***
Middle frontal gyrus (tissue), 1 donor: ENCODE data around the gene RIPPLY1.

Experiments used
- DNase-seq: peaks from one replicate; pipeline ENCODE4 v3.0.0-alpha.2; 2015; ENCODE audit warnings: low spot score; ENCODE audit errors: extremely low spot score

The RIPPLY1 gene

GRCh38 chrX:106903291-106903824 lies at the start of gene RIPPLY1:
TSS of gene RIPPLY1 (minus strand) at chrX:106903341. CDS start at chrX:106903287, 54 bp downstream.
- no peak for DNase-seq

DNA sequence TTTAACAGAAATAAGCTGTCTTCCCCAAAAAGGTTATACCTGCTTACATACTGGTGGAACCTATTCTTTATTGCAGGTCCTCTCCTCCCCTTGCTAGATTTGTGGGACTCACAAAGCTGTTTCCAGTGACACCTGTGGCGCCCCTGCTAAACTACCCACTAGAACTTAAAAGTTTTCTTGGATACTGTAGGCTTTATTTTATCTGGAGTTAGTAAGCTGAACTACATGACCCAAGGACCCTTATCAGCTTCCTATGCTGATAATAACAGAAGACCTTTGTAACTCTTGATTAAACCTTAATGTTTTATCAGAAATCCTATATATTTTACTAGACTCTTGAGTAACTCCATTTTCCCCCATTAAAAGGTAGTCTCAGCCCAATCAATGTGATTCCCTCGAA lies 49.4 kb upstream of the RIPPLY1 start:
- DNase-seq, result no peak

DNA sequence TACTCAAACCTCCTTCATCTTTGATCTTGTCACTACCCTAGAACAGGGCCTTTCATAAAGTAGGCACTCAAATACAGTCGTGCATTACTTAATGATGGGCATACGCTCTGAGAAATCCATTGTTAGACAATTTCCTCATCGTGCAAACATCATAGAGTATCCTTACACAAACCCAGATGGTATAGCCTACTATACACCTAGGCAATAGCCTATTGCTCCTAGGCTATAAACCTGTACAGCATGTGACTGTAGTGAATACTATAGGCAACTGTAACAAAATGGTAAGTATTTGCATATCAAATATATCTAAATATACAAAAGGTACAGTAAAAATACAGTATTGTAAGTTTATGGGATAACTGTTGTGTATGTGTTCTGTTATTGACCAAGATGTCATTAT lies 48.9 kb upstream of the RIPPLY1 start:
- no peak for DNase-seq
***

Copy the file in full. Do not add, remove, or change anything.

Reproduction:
Middle frontal gyrus (tissue), 1 donor: ENCODE data around the gene RIPPLY1.

Experiments used
- DNase-seq: peaks from one replicate; pipeline ENCODE4 v3.0.0-alpha.2; 2015; ENCODE audit warnings: low spot score; ENCODE audit errors: extremely low spot score

The RIPPLY1 gene

GRCh38 chrX:106903291-106903824 lies at the start of gene RIPPLY1:
TSS of gene RIPPLY1 (minus strand) at chrX:106903341. CDS start at chrX:106903287, 54 bp downstream.
- no peak for DNase-seq

DNA sequence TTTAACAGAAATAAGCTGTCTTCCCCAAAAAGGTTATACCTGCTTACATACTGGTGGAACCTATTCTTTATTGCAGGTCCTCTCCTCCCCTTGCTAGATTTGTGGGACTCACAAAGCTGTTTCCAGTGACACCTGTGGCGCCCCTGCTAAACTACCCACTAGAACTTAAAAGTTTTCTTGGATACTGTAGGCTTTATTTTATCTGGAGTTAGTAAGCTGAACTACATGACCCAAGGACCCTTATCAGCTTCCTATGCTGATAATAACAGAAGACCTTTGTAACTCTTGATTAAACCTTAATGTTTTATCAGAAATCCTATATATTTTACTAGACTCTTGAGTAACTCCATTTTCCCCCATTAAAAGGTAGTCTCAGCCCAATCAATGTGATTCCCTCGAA lies 49.4 kb upstream of the RIPPLY1 start:
- DNase-seq, result no peak

DNA sequence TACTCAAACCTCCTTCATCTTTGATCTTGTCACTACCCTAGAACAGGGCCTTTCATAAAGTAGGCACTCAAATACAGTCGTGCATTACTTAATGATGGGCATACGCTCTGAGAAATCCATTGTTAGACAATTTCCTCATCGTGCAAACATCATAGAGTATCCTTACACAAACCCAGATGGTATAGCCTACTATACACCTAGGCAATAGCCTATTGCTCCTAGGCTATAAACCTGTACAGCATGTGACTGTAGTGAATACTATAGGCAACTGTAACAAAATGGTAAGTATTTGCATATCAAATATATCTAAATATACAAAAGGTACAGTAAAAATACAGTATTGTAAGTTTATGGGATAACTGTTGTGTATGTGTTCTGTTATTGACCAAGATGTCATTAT lies 48.9 kb upstream of the RIPPLY1 start:
- no peak for DNase-seq